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For the uninitiated, Nairobi, Kenya’s capital, can be daunting. Planes touch down at Jomo Kenyatta International Airport (JKIA), located within the vast expanse of the Nairobi National Park, but the bush soon gives way to the bustle of a large African city. From the teeming traffic, to the manic matatus (minibus taxis), cows wandering down busy roads, large crowds of people, hawkers leaping to peddle their wares through open car windows, not to mention the usually sweltering heat, arriving in the country’s largest city can jolt the senses.
Start your visit at the Nairobi National Museum, which houses permanent and temporary exhibitions exploring the country’s cultural, natural and historical heritage. Of particular interest is the Cradle of Mankind permanent exhibition, which showcases Kenya’s unique role in the archaeological discoveries of human evolution. Exhibitions exploring the various Kenyan ethnic groups and their traditions are also well presented and worth a visit, particularly if you harbour an interest in Kenya’s kaleidoscope of cultures. From here, head to the centre of town, towards the Maasai market, where you can pick up all manner of artefacts and souvenirs. Just prepare for the tugging, the sweet talking and the haggling of local market vendors.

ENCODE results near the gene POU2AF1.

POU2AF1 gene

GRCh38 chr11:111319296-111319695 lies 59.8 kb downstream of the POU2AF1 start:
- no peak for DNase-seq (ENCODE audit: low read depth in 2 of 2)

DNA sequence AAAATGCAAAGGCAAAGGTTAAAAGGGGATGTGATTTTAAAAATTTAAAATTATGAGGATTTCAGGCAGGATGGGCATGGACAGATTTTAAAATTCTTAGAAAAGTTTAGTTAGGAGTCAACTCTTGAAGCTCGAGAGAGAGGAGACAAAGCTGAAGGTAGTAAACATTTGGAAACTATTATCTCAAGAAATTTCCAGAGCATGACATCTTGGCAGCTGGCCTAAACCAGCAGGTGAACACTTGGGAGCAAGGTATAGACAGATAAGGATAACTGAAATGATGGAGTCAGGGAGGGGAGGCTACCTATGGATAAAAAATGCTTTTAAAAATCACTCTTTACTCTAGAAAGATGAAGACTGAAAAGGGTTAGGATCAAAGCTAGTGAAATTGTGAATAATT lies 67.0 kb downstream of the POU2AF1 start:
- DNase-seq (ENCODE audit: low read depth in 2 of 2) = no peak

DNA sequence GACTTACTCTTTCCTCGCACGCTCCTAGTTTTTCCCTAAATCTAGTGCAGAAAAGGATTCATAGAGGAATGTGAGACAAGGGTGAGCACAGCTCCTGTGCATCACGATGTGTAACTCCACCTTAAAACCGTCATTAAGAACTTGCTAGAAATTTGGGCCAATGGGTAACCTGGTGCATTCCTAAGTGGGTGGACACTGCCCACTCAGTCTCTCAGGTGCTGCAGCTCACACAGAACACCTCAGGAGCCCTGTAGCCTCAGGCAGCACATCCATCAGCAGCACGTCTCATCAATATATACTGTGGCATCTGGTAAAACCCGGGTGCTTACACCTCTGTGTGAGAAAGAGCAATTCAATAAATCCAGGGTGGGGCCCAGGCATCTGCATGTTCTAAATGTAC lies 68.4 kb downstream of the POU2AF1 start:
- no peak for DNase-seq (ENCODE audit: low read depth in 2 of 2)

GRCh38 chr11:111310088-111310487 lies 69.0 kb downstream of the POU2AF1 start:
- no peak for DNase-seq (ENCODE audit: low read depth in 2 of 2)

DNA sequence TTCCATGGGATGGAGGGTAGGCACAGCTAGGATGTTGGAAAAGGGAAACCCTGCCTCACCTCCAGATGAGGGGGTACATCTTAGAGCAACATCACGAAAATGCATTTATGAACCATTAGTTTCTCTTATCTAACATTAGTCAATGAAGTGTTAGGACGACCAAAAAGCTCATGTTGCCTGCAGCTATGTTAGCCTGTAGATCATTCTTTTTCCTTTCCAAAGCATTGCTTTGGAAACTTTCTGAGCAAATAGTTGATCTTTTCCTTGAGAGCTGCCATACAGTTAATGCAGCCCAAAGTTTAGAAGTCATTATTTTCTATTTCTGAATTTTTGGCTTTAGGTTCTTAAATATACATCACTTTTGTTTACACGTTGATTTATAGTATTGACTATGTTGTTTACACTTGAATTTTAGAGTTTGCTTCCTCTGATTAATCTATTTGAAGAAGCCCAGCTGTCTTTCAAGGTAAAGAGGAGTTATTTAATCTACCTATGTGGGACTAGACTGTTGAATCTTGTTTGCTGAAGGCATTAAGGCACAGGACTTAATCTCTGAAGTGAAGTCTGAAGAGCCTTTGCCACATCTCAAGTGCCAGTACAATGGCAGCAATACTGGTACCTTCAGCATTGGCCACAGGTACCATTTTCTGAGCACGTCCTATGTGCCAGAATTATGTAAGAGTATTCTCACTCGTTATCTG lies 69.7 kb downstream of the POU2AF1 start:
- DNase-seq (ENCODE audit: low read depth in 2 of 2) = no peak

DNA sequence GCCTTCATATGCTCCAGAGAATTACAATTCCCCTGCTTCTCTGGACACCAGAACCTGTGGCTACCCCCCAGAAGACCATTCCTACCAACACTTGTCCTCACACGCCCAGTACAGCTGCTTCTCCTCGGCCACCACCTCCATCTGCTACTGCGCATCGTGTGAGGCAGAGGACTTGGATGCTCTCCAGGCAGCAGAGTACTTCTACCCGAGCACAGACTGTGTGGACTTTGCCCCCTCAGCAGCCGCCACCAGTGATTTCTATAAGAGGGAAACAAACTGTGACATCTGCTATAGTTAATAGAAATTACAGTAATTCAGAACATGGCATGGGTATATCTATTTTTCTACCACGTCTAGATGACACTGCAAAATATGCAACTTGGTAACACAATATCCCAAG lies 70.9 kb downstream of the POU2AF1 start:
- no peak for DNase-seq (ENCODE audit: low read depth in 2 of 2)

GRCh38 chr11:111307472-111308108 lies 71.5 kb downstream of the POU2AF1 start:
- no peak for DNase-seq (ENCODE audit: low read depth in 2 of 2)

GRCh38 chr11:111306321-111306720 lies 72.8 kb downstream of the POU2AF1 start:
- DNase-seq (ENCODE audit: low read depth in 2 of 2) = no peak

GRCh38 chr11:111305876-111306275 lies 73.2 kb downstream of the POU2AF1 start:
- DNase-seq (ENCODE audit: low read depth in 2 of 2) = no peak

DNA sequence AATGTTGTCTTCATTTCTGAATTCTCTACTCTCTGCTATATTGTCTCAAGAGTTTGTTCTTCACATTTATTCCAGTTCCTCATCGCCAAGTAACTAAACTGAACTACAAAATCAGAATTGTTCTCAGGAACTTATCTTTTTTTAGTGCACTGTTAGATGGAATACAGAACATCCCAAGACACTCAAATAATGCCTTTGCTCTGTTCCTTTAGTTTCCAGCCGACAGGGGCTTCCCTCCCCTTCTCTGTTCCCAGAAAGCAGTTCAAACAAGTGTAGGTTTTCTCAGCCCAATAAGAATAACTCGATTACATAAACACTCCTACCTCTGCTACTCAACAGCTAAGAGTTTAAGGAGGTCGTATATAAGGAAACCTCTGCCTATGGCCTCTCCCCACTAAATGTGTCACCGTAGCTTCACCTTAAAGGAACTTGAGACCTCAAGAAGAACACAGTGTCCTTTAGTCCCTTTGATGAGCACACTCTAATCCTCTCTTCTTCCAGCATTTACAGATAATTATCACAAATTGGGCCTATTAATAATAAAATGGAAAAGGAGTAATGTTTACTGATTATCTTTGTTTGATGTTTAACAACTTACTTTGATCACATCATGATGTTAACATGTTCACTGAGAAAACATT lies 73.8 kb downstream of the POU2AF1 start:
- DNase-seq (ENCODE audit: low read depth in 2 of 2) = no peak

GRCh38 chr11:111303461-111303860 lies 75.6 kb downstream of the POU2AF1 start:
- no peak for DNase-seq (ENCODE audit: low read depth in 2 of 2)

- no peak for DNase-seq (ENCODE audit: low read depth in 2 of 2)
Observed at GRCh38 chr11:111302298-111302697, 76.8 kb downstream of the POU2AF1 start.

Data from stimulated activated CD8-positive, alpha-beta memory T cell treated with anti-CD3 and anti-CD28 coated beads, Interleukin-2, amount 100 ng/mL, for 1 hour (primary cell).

Escape the bustle of the town centre and head towards the Giraffe Centre, situated in Lang’ata suburb and established in the late 1970s to protect the endangered Rothschild giraffe, found only in the grasslands of East Africa. Jock Leslie-Melville, the Kenyan grandson of a Scottish Earl, founded the centre when he and his wife started a giraffe breeding programme. Also worth a visit is the David Sheldrick Wildlife Trust, a sanctuary for orphaned elephants, rhinos and other animals, and the suburb of Karen, the famous setting of the 1985 blockbuster, Out of Africa, based on memoirs penned by Danish baroness, Karen von Blixen. Blixen’s house, set in beautifully manicured grounds, is now a museum.
Naivasha and Nakuru
When you have had your fill of Nairobi, take a trip to Lake Naivasha, situated 90 kilometres from the capital down a road that runs along the edge of a cliff, affording incredible views of the Great Rift Valley. The Lake is home to over 600 hippos as well as a surprising number of endangered black colobus monkeys, which leap enthusiastically from tree to tree.
Some 70 kilometres further north is Kenya’s second city, Nakuru, with Lake Nakuru National Park located just outside. This park is well known for two colours: blue and pink, the former because of the water of the lake, the latter due to the huge flocks of flamingos that have made the shore their home. The park also has a thriving rhino population – a rare sight in other places these days due to intense poaching.
Kenya’s infamous Maasai Mara is, perhaps, the best place in the world to experience an African safari. The concentration of animals living in the Maasai Mara, which covers over 1,500 square kilometres in the south-western Narok county of Kenya, is astounding, particularly when it comes to big cats. In the Mara – as locals call it – the search for the “Big Five” (the five most dangerous animals in Africa) is top of everyone’s mind. Exuberant, well-informed game ranger guides will do their utmost to ensure you enjoy superb sightings of these magnificent animals. Wildebeest, gazelles, zebras, giraffes and a vast array of birds round out the experience.